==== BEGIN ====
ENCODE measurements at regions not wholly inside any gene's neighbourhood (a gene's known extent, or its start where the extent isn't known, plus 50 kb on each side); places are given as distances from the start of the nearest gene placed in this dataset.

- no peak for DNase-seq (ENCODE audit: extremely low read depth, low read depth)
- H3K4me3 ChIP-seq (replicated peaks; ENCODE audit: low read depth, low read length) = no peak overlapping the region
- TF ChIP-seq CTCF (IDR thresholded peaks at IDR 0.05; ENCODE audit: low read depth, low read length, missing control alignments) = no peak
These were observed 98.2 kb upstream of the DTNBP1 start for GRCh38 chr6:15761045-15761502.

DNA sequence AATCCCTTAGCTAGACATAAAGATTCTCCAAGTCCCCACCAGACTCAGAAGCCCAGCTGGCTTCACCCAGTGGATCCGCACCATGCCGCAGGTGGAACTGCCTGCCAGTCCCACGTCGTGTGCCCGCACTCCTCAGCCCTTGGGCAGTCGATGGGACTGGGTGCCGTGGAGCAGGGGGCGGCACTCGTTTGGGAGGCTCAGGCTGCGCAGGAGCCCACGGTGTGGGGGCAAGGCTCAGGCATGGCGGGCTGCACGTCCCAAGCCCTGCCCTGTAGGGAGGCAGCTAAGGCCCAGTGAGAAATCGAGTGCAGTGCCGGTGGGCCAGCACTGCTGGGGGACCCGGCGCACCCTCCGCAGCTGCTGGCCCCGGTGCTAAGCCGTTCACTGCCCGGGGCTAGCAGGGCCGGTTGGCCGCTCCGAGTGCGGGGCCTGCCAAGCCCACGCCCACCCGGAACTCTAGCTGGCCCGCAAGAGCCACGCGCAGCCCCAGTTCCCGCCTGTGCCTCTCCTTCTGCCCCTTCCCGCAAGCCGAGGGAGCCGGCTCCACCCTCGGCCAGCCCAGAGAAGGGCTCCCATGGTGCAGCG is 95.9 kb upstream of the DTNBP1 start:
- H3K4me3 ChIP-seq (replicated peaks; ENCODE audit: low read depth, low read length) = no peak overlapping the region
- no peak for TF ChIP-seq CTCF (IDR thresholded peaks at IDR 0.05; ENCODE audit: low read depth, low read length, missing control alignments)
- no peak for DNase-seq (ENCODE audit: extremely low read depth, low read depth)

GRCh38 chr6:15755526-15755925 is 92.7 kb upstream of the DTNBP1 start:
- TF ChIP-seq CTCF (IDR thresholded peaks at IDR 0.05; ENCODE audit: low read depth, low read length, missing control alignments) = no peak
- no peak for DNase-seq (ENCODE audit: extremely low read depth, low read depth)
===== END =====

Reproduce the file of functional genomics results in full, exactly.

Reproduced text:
ENCODE measurements at regions not wholly inside any gene's neighbourhood (a gene's known extent, or its start where the extent isn't known, plus 50 kb on each side); places are given as distances from the start of the nearest gene placed in this dataset.

- no peak for DNase-seq (ENCODE audit: extremely low read depth, low read depth)
- H3K4me3 ChIP-seq (replicated peaks; ENCODE audit: low read depth, low read length) = no peak overlapping the region
- TF ChIP-seq CTCF (IDR thresholded peaks at IDR 0.05; ENCODE audit: low read depth, low read length, missing control alignments) = no peak
These were observed 98.2 kb upstream of the DTNBP1 start for GRCh38 chr6:15761045-15761502.

DNA sequence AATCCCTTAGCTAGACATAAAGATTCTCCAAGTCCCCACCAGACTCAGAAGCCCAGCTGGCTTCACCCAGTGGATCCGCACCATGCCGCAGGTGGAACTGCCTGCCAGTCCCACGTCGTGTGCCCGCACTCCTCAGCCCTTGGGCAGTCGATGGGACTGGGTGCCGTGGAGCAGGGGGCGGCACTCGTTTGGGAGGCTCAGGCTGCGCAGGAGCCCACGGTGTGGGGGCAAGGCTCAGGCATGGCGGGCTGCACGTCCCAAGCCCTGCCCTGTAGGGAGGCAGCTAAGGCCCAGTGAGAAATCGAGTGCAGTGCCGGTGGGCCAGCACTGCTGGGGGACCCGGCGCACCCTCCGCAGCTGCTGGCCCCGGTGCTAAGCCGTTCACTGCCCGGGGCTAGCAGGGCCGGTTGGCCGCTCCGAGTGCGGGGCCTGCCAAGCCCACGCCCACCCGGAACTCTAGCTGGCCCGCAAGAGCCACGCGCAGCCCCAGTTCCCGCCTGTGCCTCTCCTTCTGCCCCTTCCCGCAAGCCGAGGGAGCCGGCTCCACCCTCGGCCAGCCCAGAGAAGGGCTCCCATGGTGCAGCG is 95.9 kb upstream of the DTNBP1 start:
- H3K4me3 ChIP-seq (replicated peaks; ENCODE audit: low read depth, low read length) = no peak overlapping the region
- no peak for TF ChIP-seq CTCF (IDR thresholded peaks at IDR 0.05; ENCODE audit: low read depth, low read length, missing control alignments)
- no peak for DNase-seq (ENCODE audit: extremely low read depth, low read depth)

GRCh38 chr6:15755526-15755925 is 92.7 kb upstream of the DTNBP1 start:
- TF ChIP-seq CTCF (IDR thresholded peaks at IDR 0.05; ENCODE audit: low read depth, low read length, missing control alignments) = no peak
- no peak for DNase-seq (ENCODE audit: extremely low read depth, low read depth)